Animals in Warfare

It’s pretty common to see someone ordering their dog to do little tricks for everyone to watch. They sit, rollover, and shake hands all for a little treat. What most people don’t realise is that the intelligence and usefulness of animals goes far beyond these simple tricks, especially during wartime.

War Animals


As crazy as it may seem, animals in war has been a familiar concept from thousands of years ago up until right now. They have been used for transport, combat, surveillance, and medical attention on the battlefield. We aren’t talking just horses that knights ride on either. The animals are much more exotic than you may think.


These creatures have been used in areas of India and China from as far back as 1100 BC. The massive animals are relatively easy to mount and carry gigantic loads of supplies with. They trek soldiers through rough terrain and give them protection from enemies on the ground. The most recent use of elephants in warfare was by the Japanese during WWII.



Dogs have become one of the most popular war animals because of their high intelligence, versatility, and physical ability. Their keen sense of smell is used often to sniff out bombs, find enemies, and locate lost allies. They also provide considerable protection with their strong jaws and sharp teeth. The most common breed of military dog is the German Shepard.


War pigs were used to counteract the use of elephants in war. The pigs would be sent running and squealing towards the enemy. This would frighten the elephants and create a dangerous state of panic.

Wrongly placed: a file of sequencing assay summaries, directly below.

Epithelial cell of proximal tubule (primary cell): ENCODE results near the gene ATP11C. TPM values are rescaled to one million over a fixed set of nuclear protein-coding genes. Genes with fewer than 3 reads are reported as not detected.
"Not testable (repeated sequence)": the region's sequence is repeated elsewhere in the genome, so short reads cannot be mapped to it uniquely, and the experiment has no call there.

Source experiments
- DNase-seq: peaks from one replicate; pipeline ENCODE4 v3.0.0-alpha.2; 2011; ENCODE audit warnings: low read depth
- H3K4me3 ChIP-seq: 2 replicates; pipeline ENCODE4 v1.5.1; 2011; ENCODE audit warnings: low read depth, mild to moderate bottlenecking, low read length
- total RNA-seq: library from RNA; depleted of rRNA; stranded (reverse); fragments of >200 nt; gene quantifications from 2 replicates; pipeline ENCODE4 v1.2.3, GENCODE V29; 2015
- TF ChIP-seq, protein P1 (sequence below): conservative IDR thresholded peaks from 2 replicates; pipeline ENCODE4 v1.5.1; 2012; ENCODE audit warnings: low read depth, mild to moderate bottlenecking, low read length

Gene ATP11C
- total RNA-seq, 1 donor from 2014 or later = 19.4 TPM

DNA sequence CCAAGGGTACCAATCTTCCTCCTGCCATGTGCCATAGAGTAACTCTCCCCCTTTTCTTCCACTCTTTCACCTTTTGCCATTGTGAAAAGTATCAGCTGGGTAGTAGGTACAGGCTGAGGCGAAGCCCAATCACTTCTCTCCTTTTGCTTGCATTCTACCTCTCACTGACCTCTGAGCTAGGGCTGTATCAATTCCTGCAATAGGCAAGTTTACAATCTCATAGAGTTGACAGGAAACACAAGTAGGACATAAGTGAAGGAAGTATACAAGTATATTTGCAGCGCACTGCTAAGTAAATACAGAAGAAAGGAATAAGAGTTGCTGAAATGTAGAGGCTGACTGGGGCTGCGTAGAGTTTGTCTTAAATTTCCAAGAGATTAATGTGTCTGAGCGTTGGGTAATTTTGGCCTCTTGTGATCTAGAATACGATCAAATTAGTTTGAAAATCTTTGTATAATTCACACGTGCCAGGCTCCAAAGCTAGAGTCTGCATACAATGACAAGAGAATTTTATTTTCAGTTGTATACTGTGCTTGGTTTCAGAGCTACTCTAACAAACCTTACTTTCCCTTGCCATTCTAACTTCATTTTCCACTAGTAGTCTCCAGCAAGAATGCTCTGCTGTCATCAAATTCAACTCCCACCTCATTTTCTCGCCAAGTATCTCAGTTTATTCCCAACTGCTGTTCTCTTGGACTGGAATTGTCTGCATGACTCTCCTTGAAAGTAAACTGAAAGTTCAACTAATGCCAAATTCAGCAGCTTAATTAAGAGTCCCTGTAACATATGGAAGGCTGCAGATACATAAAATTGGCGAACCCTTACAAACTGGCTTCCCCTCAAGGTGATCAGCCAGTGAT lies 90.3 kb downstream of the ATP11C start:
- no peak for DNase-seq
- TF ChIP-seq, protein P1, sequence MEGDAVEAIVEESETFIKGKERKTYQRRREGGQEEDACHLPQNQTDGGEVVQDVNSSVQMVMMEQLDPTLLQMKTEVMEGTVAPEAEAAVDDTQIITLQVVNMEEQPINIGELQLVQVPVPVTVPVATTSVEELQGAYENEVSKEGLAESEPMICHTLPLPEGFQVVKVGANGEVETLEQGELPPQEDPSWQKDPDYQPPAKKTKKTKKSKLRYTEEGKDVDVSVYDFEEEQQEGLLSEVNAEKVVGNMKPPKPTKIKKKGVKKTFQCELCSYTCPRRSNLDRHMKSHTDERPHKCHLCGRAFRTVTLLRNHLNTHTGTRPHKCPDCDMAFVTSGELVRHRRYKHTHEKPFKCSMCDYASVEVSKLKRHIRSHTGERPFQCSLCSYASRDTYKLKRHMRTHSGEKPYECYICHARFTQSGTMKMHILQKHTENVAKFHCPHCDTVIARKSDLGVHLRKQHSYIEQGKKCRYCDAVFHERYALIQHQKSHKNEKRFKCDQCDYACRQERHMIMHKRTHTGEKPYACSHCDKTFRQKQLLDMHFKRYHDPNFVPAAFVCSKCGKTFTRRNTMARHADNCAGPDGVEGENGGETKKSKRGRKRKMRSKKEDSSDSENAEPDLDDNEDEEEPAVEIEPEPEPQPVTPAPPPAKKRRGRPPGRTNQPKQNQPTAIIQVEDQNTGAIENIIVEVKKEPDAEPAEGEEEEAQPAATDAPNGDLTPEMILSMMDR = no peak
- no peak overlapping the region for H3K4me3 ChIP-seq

Pigeons are far more than the first fast traveling mail service during wartime. They military have found they are quite useful agents of espionage as well. The CIA developed cameras to be mounted on to the swift birds to take quick snapshots of top secret activity in the 1970s. There was also a proposal during the second world war that suggested they used pigeons to guide bombs towards the enemy.



These nocturnal critters may be blind but that doesn’t mean they aren’t useful in warfare. One US military project called “bat bomb” attached tiny bombs on to a Mexican breed of bat. The bats would be sent to infest the wooden rooftops of the enemy and promptly burst into flames.


During World War 2 the British found a rather odd use for rats. They would take rats that had died and hide bombs inside of their bodies. After they did this they would stash the corpses of the rats in areas like factories where people would normally see them. When the person that discovered the rat tried disposing of the body in a furnace, they would be met by a large explosion.

In Modern Times

Throughout history, war animals have came and gone. Because of animal cruelty laws, the use of animals in warfare is much less common than it was years ago. Now one of the only widely accepted types of war animal is the dog. The military still uses canines regularly for surveillance, protection, and their keen sense of smell. Who knows though, maybe the CIA has an undercover monkey spy program they aren’t telling us about.


Adam St. Pierre

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